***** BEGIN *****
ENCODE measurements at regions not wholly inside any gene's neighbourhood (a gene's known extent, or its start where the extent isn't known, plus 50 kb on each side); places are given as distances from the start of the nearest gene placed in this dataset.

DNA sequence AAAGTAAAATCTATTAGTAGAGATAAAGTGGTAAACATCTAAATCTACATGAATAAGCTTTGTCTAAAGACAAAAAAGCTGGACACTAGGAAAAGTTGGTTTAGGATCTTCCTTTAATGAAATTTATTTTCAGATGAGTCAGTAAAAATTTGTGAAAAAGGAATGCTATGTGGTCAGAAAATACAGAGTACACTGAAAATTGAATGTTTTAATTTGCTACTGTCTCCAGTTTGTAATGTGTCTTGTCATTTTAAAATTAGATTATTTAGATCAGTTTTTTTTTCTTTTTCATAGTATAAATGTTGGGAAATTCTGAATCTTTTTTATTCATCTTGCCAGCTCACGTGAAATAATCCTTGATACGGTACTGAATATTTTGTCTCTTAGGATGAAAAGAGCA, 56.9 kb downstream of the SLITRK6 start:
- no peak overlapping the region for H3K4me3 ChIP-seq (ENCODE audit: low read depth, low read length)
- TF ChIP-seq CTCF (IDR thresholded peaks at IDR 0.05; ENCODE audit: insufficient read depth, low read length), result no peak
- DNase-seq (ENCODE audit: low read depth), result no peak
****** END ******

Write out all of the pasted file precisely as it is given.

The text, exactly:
ENCODE measurements at regions not wholly inside any gene's neighbourhood (a gene's known extent, or its start where the extent isn't known, plus 50 kb on each side); places are given as distances from the start of the nearest gene placed in this dataset.

DNA sequence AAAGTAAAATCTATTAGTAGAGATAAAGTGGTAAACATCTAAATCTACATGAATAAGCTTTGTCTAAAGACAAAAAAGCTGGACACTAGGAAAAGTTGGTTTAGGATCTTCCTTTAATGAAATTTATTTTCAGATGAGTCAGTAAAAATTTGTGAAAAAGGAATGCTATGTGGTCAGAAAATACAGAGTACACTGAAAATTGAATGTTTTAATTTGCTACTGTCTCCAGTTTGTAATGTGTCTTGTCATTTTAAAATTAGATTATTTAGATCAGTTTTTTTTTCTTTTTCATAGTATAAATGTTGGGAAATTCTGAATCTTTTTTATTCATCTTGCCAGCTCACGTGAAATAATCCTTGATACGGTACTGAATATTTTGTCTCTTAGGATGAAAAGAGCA, 56.9 kb downstream of the SLITRK6 start:
- no peak overlapping the region for H3K4me3 ChIP-seq (ENCODE audit: low read depth, low read length)
- TF ChIP-seq CTCF (IDR thresholded peaks at IDR 0.05; ENCODE audit: insufficient read depth, low read length), result no peak
- DNase-seq (ENCODE audit: low read depth), result no peak